Lawmaker defends Uvalde ‘false flag’ comments


There was recently another horrible tragedy of a school shooting at Robb Elementary School in Uvalde, Texas, where 19 children and two staff members were killed.

The more we learned the facts about this event, the more suspicious it became.

Given the increasingly changing story and level of unbelievable inaction by the police, I asked very hard questions in a post on social media.

Instead of contacting me for an explanation, an anonymous author with our local newspapers wrote an editorial (“Rep. Lucas’ latest outrage a sad pattern,” June 29) based simply on a story from another news media source that has since changed its original headline for being so misleading. The anonymous editorial author was offended that I asked legitimate questions and attacked me by saying that it seems like I “have more empathy for smoking guns than for children or grieving parents.”

As a parent and moral human being, I find this comment as offensive and reprehensible as I do disgraceful.

Based on the known facts, I asked if the shooting was allowed to happen. I never “suggested without evidence that maybe the horrific slaughter of elementary-age children last month in a school shooting in Uvalde, Texas, had been staged,” as the anonymous author so falsely stated. These are two entirely different things.

I asked difficult questions because difficult questions begged to be asked of what happened that day.

Uvalde is a small town of about 15,000 people where another school shooting happened while police waited outside.

The other similar tragedy was at Marjory Stoneman Douglas High School in Parkland, Florida, in 2018. There, police also waited outside while the shooter killed 14 children and three staff members. Afterward, parents from Parkland sued for police failure to engage, but a federal court ruled that police do not have a duty to protect us, even children as they are being murdered.

It gets worse.

At Uvalde, the police waited for more than an hour and 15 minutes as little children were calling 911 begging for help.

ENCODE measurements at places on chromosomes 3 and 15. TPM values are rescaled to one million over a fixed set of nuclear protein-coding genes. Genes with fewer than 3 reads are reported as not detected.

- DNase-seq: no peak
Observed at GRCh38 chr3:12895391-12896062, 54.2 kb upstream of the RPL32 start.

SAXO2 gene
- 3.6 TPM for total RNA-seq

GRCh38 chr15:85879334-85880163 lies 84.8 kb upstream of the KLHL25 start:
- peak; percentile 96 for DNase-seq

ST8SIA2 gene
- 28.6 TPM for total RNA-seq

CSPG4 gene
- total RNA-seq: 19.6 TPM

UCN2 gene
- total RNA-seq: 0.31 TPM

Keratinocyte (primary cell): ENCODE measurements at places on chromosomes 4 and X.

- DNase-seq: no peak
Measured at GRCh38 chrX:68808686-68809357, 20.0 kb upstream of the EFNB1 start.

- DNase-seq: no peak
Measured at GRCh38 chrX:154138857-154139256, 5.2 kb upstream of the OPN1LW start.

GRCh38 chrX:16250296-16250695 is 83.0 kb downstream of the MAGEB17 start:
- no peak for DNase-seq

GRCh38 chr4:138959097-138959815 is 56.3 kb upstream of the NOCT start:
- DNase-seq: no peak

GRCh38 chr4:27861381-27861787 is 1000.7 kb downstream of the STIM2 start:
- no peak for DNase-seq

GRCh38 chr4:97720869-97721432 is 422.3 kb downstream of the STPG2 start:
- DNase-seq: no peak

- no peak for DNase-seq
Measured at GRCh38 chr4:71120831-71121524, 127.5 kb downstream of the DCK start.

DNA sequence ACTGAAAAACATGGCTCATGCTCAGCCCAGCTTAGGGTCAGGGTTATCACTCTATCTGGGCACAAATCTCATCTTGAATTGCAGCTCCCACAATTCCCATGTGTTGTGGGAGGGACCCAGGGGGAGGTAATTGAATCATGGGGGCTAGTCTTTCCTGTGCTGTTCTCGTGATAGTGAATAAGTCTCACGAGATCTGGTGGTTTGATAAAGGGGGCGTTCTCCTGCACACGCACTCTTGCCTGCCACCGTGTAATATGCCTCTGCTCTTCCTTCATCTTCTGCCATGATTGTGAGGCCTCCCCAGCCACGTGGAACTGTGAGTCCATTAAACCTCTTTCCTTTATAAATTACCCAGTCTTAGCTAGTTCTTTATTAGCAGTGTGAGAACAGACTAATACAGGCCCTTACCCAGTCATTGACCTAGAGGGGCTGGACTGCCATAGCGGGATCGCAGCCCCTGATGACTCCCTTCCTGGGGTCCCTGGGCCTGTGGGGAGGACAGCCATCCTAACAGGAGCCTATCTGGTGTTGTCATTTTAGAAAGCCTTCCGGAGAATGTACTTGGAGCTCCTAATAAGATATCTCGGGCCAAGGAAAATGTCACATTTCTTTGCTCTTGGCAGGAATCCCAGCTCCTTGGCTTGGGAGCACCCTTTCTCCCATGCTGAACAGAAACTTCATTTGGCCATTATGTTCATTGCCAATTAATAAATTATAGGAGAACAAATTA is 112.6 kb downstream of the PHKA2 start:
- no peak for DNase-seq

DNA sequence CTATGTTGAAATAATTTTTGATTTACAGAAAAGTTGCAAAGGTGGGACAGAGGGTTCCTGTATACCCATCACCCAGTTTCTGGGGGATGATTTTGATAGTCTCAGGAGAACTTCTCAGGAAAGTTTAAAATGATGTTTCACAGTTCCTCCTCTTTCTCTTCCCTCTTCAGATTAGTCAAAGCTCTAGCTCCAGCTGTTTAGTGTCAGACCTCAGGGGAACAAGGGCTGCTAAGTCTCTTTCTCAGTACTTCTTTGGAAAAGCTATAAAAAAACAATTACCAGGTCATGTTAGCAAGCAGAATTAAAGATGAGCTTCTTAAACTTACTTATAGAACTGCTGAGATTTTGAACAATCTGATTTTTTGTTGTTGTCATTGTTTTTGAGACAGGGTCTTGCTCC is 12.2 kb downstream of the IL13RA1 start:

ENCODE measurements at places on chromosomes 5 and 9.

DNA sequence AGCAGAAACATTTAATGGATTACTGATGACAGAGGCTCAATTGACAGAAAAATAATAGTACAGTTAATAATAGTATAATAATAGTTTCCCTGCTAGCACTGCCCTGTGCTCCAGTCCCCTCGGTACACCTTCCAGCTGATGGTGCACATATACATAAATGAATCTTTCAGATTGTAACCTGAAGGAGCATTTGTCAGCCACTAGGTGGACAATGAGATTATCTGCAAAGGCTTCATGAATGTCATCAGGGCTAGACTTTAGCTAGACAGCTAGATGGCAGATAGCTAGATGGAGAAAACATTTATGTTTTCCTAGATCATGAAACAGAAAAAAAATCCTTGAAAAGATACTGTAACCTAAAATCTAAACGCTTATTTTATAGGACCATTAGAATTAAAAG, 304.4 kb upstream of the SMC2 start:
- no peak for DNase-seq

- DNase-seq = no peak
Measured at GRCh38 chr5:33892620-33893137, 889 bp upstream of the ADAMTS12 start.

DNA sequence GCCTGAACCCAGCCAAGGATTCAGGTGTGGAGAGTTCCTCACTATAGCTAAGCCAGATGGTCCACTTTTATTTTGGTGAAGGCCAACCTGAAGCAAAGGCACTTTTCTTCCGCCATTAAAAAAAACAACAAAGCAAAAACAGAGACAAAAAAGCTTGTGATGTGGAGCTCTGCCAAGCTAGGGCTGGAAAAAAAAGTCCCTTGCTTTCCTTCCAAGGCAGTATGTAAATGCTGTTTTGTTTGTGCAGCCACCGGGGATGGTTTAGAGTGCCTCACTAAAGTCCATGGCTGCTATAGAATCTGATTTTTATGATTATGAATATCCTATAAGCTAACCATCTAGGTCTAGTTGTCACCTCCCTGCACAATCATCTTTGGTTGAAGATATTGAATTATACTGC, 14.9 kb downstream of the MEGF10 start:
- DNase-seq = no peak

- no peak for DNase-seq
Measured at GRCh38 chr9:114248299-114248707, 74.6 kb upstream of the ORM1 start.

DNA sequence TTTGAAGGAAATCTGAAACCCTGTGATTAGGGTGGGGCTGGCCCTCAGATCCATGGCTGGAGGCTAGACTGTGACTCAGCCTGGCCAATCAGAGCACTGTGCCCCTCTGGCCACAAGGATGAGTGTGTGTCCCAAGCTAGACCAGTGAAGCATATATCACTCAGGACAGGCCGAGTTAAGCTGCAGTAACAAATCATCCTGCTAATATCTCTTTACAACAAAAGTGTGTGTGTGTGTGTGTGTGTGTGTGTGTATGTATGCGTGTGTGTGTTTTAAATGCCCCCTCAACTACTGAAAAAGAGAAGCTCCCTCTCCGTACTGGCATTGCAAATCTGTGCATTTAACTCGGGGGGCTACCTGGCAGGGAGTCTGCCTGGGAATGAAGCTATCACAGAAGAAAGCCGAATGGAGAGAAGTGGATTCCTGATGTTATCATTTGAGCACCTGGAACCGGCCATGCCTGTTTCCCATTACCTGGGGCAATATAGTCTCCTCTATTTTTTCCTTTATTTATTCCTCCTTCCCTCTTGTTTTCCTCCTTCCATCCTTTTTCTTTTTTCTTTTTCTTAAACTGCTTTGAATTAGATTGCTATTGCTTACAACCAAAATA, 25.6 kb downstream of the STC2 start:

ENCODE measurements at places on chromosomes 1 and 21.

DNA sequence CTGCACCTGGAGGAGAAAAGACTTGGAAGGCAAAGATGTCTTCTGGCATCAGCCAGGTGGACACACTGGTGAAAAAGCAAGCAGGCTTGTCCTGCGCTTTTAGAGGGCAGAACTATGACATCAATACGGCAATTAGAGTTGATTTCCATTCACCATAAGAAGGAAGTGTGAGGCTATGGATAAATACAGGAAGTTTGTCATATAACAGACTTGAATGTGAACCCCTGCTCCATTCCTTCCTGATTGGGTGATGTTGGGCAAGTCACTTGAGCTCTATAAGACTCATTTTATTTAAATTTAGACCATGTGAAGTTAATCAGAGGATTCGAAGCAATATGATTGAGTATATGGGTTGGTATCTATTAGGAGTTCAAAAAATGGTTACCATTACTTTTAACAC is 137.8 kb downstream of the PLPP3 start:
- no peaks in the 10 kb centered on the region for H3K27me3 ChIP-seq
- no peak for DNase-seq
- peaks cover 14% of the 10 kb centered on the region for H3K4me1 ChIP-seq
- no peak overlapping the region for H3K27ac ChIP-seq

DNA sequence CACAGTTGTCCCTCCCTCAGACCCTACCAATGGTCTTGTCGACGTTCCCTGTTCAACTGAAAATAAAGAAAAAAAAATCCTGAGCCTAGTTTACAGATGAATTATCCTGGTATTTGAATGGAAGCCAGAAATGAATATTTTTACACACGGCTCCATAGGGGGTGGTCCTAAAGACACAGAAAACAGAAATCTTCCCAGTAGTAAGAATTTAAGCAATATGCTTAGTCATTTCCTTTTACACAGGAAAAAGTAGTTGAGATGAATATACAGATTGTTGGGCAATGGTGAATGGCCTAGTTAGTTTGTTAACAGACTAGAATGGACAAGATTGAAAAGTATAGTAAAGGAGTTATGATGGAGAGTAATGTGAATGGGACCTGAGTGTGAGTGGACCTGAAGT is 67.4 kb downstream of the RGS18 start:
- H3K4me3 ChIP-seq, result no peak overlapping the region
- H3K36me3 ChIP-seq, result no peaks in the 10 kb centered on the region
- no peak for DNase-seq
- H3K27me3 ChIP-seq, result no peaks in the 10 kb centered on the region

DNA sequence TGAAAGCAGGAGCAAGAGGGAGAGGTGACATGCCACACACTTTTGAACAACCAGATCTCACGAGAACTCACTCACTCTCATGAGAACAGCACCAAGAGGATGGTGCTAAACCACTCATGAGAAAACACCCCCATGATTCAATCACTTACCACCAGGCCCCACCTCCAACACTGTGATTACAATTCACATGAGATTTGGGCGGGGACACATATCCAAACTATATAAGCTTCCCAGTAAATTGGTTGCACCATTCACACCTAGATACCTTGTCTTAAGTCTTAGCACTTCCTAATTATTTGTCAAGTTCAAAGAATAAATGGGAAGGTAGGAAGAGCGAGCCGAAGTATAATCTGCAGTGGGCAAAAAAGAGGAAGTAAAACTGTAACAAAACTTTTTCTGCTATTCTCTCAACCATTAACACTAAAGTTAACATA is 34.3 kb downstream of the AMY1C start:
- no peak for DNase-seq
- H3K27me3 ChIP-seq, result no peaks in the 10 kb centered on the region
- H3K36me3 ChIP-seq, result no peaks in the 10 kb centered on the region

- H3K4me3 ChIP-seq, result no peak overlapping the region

The police were stopping and detaining frantic parents, keeping them from going inside to save their children.

The police disarmed and escorted away from the scene a fellow police officer who tried to go in to save his wife, who was calling him from inside, begging for help.

Think about this. Every police officer I know would have been in that building the instant they were on scene, yet the Uvalde police were doing the unthinkable — waiting as children were being murdered inside a school.

And the story kept changing.

We were told that police initially engaged the shooter when he arrived at the school. They did not.

We were told that police didn’t go into the building for fear of being outgunned. Video evidence revealed pictures of some police officers heavily armed with ARs, body armor and bullet shields waiting in the hallways for almost an hour but not engaging the shooter.

We were told that police were waiting to get a key to unlock a door so they could engage the shooter. The door was unlocked.

The police chief said he was unsure who was in charge of the scene that day. How does a police chief, who has spent decades in law enforcement and accrued countless hours of leadership training, not know who would be in charge of an active shooter situation in his town?

I asked how an unemployed 18-year-old living with his grandmother was able to purchase several thousands of dollars of firearms, ammunition and gear.

I asked these questions because they beg to be asked.

Given the changing narrative, gross negligence and horrible results of that day, I stand by my questions.

A school shooting is the most tragic event possible, and it is imperative that all options be considered. To not consider every possible scenario and automatically take something off the table because it is difficult to comprehend is not only irresponsible but does a disservice in preventing future tragedies.

I believe a full, independent investigation must be conducted with all possible scenarios considered, and unlike the author of the editorial that did not disclose their name, I will.

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